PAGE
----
Market entry strategy : the lessons from Central and Eastenr Europe View larger

Market Entry Strategy: The Lessons from Central and Eastern Europe

W3, Š331

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AuthorHalík, Jaroslav
Year of publication2017
PublisherMetropolitan University Prague Press, Key Publishing
Print run100 ks

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The monograph Market Entry Strategy - The Lessons from Central and Eastern Europe is a reaction to the changed world's business environment in which national markets united into one global network, and companies are seeking new forms of managing processes, structures and communications.

In the first chapter, the author analyzes the process of companies' international­ization, their role in global value-adding chains, new types of supplier-distributor relations, and the ways of managing flows of goods, services and money throughout the global interaction.

The second chapter brings characteristics of the business environment in the Central and Eastern European countries, and compares doing business in the com­munist period and today. The author describes the competitive advantages of Cen­tral and Eastern European markets, and analyses the impact of foreign trade policies on international trade, types of duties and non-tariff barriers, international trade, commercial, and payment agreements. He also introduces the international organi­zations, economic integration groupings, and international agreements on raw ma­terials, trade in services and protection of intellectual property, that play active role in international trade.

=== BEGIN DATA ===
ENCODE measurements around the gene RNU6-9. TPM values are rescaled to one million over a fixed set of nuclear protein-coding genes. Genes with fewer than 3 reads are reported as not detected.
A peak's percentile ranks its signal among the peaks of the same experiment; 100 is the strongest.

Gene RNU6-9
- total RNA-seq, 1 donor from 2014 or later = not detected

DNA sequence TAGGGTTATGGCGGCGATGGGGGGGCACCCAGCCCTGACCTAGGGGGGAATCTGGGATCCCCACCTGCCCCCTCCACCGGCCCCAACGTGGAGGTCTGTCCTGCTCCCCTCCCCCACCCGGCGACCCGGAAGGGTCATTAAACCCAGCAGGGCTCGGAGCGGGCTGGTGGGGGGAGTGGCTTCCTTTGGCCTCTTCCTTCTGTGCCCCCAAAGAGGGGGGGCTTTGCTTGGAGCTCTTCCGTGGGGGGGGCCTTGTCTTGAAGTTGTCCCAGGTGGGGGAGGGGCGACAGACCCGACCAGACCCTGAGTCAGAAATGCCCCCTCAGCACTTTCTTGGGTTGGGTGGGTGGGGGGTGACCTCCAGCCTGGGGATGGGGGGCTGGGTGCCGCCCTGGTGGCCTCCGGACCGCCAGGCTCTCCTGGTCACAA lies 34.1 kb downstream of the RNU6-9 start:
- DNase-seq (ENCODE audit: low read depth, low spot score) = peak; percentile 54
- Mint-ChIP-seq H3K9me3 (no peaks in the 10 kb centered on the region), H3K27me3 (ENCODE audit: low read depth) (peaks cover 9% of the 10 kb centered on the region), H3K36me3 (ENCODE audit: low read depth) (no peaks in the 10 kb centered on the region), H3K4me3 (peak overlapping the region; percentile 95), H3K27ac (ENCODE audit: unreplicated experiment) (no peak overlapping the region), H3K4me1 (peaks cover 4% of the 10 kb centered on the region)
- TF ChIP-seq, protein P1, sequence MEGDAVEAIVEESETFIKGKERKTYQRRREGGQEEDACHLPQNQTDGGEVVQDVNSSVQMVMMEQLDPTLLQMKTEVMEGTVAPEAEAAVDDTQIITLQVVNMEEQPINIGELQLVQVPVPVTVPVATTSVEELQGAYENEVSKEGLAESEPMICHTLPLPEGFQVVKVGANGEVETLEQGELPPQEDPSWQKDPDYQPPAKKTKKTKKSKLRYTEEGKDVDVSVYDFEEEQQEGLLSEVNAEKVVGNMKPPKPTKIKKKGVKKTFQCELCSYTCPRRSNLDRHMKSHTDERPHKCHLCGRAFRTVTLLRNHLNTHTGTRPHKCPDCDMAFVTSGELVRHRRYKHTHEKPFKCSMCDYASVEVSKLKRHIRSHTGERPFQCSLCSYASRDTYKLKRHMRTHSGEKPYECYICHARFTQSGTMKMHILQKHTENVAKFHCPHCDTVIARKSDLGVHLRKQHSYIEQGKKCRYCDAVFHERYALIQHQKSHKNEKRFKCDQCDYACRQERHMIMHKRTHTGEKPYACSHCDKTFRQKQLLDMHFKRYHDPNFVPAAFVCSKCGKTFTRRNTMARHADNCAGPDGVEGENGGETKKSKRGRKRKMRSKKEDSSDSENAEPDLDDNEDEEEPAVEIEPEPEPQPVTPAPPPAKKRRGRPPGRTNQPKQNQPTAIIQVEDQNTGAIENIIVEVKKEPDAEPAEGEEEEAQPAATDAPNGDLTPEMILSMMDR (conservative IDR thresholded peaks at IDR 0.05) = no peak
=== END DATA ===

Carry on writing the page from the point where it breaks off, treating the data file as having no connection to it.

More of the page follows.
The third part gives a detailed overview of the methods and strategies of entry into international markets. It consists of three logical sections. The first describes the market entry in a production sector. The authors explain contractual assurance of investment projects, foreign industrial facilities, technical and production engi­neering and mining of raw materials. They also explain how to conclude contracts on international production sharing, joint venturing and direct investing. The next part focuses on foreign market entries in the area of sales and distribution. Authors describe the methods of direct exporting and importing, warehousing, setting up own subsidiaries and affiliates, creating the international holding companies, etc. In the last section, the authors write about foreign market entries in services. They describe the role of business agents, forwarding and logistics companies, financial institutions, and consulting and management service providers.

The book intends to serve as a study material for international business courses on the university level. It can also be a practical tool for companies in private sec­tor and for public institutions active in the area of international trade and foreign economic relations.